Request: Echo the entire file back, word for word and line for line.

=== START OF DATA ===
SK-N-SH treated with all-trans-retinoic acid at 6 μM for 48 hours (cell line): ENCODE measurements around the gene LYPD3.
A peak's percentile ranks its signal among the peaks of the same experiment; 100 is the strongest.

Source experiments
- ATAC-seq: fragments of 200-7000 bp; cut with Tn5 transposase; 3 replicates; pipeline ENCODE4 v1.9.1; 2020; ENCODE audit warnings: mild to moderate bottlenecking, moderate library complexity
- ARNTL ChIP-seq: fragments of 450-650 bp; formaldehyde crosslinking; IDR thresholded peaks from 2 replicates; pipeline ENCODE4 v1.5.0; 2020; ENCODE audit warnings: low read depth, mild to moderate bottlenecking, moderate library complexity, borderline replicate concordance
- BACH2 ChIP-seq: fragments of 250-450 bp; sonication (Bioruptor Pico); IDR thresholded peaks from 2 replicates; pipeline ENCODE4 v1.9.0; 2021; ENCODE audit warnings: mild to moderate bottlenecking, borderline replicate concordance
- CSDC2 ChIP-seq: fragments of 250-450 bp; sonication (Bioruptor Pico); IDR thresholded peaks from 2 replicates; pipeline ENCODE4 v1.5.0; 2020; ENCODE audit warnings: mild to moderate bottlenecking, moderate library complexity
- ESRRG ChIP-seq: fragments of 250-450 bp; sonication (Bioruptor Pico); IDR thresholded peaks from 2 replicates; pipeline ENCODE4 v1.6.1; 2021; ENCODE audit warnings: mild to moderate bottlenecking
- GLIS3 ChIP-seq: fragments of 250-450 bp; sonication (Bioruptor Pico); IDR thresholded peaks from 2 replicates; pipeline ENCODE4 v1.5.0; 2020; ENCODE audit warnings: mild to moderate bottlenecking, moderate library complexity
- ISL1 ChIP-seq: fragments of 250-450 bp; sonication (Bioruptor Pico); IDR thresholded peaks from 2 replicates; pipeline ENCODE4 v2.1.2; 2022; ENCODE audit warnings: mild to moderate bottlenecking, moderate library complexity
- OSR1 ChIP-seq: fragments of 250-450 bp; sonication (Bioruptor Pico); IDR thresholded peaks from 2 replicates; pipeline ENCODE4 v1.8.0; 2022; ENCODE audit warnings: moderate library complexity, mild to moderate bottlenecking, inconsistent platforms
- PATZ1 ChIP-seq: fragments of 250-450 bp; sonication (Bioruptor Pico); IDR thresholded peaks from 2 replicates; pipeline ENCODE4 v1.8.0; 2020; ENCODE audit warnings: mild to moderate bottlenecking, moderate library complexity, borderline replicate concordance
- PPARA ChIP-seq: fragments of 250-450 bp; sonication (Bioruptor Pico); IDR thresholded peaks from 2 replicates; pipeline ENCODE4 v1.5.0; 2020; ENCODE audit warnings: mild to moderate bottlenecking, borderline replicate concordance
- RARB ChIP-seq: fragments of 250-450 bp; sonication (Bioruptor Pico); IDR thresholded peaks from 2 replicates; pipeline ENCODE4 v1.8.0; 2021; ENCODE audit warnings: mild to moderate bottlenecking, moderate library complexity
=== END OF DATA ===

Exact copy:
SK-N-SH treated with all-trans-retinoic acid at 6 μM for 48 hours (cell line): ENCODE measurements around the gene LYPD3.
A peak's percentile ranks its signal among the peaks of the same experiment; 100 is the strongest.

Source experiments
- ATAC-seq: fragments of 200-7000 bp; cut with Tn5 transposase; 3 replicates; pipeline ENCODE4 v1.9.1; 2020; ENCODE audit warnings: mild to moderate bottlenecking, moderate library complexity
- ARNTL ChIP-seq: fragments of 450-650 bp; formaldehyde crosslinking; IDR thresholded peaks from 2 replicates; pipeline ENCODE4 v1.5.0; 2020; ENCODE audit warnings: low read depth, mild to moderate bottlenecking, moderate library complexity, borderline replicate concordance
- BACH2 ChIP-seq: fragments of 250-450 bp; sonication (Bioruptor Pico); IDR thresholded peaks from 2 replicates; pipeline ENCODE4 v1.9.0; 2021; ENCODE audit warnings: mild to moderate bottlenecking, borderline replicate concordance
- CSDC2 ChIP-seq: fragments of 250-450 bp; sonication (Bioruptor Pico); IDR thresholded peaks from 2 replicates; pipeline ENCODE4 v1.5.0; 2020; ENCODE audit warnings: mild to moderate bottlenecking, moderate library complexity
- ESRRG ChIP-seq: fragments of 250-450 bp; sonication (Bioruptor Pico); IDR thresholded peaks from 2 replicates; pipeline ENCODE4 v1.6.1; 2021; ENCODE audit warnings: mild to moderate bottlenecking
- GLIS3 ChIP-seq: fragments of 250-450 bp; sonication (Bioruptor Pico); IDR thresholded peaks from 2 replicates; pipeline ENCODE4 v1.5.0; 2020; ENCODE audit warnings: mild to moderate bottlenecking, moderate library complexity
- ISL1 ChIP-seq: fragments of 250-450 bp; sonication (Bioruptor Pico); IDR thresholded peaks from 2 replicates; pipeline ENCODE4 v2.1.2; 2022; ENCODE audit warnings: mild to moderate bottlenecking, moderate library complexity
- OSR1 ChIP-seq: fragments of 250-450 bp; sonication (Bioruptor Pico); IDR thresholded peaks from 2 replicates; pipeline ENCODE4 v1.8.0; 2022; ENCODE audit warnings: moderate library complexity, mild to moderate bottlenecking, inconsistent platforms
- PATZ1 ChIP-seq: fragments of 250-450 bp; sonication (Bioruptor Pico); IDR thresholded peaks from 2 replicates; pipeline ENCODE4 v1.8.0; 2020; ENCODE audit warnings: mild to moderate bottlenecking, moderate library complexity, borderline replicate concordance
- PPARA ChIP-seq: fragments of 250-450 bp; sonication (Bioruptor Pico); IDR thresholded peaks from 2 replicates; pipeline ENCODE4 v1.5.0; 2020; ENCODE audit warnings: mild to moderate bottlenecking, borderline replicate concordance
- RARB ChIP-seq: fragments of 250-450 bp; sonication (Bioruptor Pico); IDR thresholded peaks from 2 replicates; pipeline ENCODE4 v1.8.0; 2021; ENCODE audit warnings: mild to moderate bottlenecking, moderate library complexity